Delay is not the worst thing that could happen to Vermont Health Connect or the federal health care website, which has floundered since its debut.
Deadlines have been initiated at both the state and federal levels as balky websites are fixed. The Obama administration pushed back until next November the date when small businesses may use a portal to sign up on the federal website. The delay may blunt criticism from a crucial sector of the electorate and give technicians time to ensure that the system can handle the traffic.
The Shumlin administration, meanwhile, has delayed until March 31 the mandate for individuals and small businesses to sign up for the Vermont program.
It’s not clear if a different deadline — which came last Monday — may have created a new form of havoc. That was the date by which small businesses in Vermont were supposed to declare whether they were going to sign up for coverage through Vermont Health Connect, or were going to choose another option: signing up through one of the state’s two insurers, extending their existing plan or halting their coverage altogether. If they did not declare their intentions, they will have been signed up automatically for the plan among the 18 on the state exchange that most closely resembles their own coverage.
The Vermont Chamber of Commerce was working hard before the Monday deadline to alert businesses to the deadline, but it’s likely most businesses were unaware of it. The decision by Gov. Peter Shumlin to push back the mandate to March 31 may have led people to believe they needn’t make a decision soon.
If small businesses have been enrolled in plans against their will, that will create a new headache for the Shumlin administration, and there will be some sorting out to do. One hopes that the bureaucratic and Web-based confusion doesn’t morph into something so tangled that sorting things out overwhelms the actual project of signing people up for health care coverage.
Delays for fixing things are OK, even if they exact a political price. But supporters of health care reform must resist the impulse to panic. The kerfuffle about Mark Larson and his misleading statement to a legislative committee suggested a keen sensitivity to criticism by the Shumlin administration and a willingness to consider the usefulness of scapegoats.
Larson is the commissioner for Vermont Health Access. He had been asked at a committee hearing if there had ever been any security lapses with Vermont’s health care website. He said no.
Then it came to light that there had been a lapse. Information from one user of the website had mistakenly become available to someone with the same user name.
Oh, that. Larson said he had not considered that to be a security lapse, though on second thought he acknowledged it was. He was profuse with his apologies. House Speaker Shap Smith and Shumlin were stern with their scoldings. But, Shumlin said, he would not ask for Larson’s resignation.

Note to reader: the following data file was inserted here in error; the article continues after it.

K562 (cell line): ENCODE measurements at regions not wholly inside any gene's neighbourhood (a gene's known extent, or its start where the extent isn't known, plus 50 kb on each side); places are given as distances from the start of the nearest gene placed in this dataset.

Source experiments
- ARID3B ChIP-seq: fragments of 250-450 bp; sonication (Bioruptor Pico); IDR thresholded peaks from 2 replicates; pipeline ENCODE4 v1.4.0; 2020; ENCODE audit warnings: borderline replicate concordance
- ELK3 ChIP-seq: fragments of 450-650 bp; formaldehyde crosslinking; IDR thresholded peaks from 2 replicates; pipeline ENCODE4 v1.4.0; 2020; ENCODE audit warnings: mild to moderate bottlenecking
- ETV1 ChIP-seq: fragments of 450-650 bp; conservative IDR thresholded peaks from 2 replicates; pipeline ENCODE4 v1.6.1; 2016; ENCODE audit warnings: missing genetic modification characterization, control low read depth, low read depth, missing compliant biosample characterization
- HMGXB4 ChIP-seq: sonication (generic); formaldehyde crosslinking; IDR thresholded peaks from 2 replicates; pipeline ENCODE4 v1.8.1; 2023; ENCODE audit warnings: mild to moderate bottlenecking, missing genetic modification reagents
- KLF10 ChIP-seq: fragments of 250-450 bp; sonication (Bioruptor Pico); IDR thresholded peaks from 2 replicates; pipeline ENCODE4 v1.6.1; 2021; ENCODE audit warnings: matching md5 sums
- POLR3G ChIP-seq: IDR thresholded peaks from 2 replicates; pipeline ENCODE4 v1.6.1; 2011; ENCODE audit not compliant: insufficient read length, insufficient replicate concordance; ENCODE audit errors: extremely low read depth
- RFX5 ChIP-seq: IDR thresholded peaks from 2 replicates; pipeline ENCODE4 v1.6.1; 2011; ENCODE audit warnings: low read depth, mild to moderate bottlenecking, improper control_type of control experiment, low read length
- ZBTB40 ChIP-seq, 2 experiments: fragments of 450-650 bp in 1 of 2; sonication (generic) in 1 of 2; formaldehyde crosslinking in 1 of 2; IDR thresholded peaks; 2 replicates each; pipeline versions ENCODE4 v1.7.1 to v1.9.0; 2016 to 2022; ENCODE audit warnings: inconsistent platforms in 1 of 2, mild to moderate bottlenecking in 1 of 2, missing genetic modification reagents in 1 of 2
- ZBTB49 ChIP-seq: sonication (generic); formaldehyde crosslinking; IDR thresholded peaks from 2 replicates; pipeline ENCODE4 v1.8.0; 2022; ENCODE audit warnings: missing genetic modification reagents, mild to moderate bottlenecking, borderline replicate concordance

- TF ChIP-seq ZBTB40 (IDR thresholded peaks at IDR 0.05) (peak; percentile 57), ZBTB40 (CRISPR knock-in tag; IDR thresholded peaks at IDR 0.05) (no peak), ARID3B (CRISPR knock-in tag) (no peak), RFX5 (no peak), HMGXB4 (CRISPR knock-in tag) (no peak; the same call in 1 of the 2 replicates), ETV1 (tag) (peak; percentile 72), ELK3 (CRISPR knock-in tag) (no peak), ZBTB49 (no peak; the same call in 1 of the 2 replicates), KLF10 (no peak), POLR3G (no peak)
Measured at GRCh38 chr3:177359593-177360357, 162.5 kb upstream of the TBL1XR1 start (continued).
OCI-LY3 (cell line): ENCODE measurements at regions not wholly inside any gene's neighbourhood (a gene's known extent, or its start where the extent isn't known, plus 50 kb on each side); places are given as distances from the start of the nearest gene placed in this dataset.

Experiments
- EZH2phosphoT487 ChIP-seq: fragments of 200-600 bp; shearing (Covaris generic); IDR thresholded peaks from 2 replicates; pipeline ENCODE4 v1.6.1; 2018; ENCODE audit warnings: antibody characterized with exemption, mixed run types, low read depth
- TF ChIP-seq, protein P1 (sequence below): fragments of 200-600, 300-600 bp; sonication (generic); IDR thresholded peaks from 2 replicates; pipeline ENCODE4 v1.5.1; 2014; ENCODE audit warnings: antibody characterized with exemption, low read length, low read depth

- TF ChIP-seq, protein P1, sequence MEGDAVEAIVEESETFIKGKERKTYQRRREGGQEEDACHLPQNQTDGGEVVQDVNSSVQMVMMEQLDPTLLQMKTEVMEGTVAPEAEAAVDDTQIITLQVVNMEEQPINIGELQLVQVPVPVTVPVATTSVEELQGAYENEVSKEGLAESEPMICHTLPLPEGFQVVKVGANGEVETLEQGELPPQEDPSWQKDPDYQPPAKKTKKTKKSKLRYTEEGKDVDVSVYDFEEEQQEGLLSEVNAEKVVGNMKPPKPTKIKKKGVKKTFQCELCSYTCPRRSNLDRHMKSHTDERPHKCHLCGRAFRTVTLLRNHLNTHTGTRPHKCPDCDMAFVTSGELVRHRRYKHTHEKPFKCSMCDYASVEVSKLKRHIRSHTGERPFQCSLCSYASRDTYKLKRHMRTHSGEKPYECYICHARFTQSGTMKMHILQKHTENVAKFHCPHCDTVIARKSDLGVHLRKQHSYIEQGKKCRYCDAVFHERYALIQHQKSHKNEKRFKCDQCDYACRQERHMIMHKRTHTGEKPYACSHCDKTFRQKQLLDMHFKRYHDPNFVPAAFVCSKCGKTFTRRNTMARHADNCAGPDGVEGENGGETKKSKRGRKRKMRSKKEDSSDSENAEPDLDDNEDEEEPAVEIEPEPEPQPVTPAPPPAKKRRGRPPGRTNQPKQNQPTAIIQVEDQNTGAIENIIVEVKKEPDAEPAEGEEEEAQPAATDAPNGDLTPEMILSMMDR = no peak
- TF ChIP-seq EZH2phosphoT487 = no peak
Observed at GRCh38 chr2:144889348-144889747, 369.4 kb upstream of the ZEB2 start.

Resignation? Panic is not necessary. Larson’s mistake was regrettable, but supporters of health care reform must refrain from turning on their own in their nervousness about the new system and its problems. Somewhere up in the chain of command of the Obama administration there are probably people who ought to be eased out of their positions. A variety of circumstances has led to the premature unveiling of a system whose bugs are being worked out live and in public.
The health care reforms under the Affordable Care Act represent a great test for the liberal idea that government has a role to play in smoothing out the rough edges of the capitalist system and making life livable for the great majority of people. Just as Social Security and Medicare emerged as valued vehicles of security for senior citizens, Obamacare is supposed to provide health care security for tens of millions of people who lack it because of the many shortcomings of our present system.
Persistence, ingenuity and patience must be the watchwords now, rather than panic and fault-finding. There is reason to believe that the new system can work. It is said to be working well in a number of states, including California, the largest, and also Kentucky, Washington state, New York, Connecticut and others. Massachusetts has been operating a similar system successfully since Mitt Romney was governor there. Vermont has been labeled a success by some, though its struggles continue.
It has been said that the states can be laboratories for democracy, and in the case of health care, that seems to be the case. The federal government will probably learn from California, which by election time next year will probably yield impressive numbers to support the claim that Obamacare is working, in those places that want it to work. Will Republicans really gain by campaigning to strip people’s health coverage away from them? Not likely.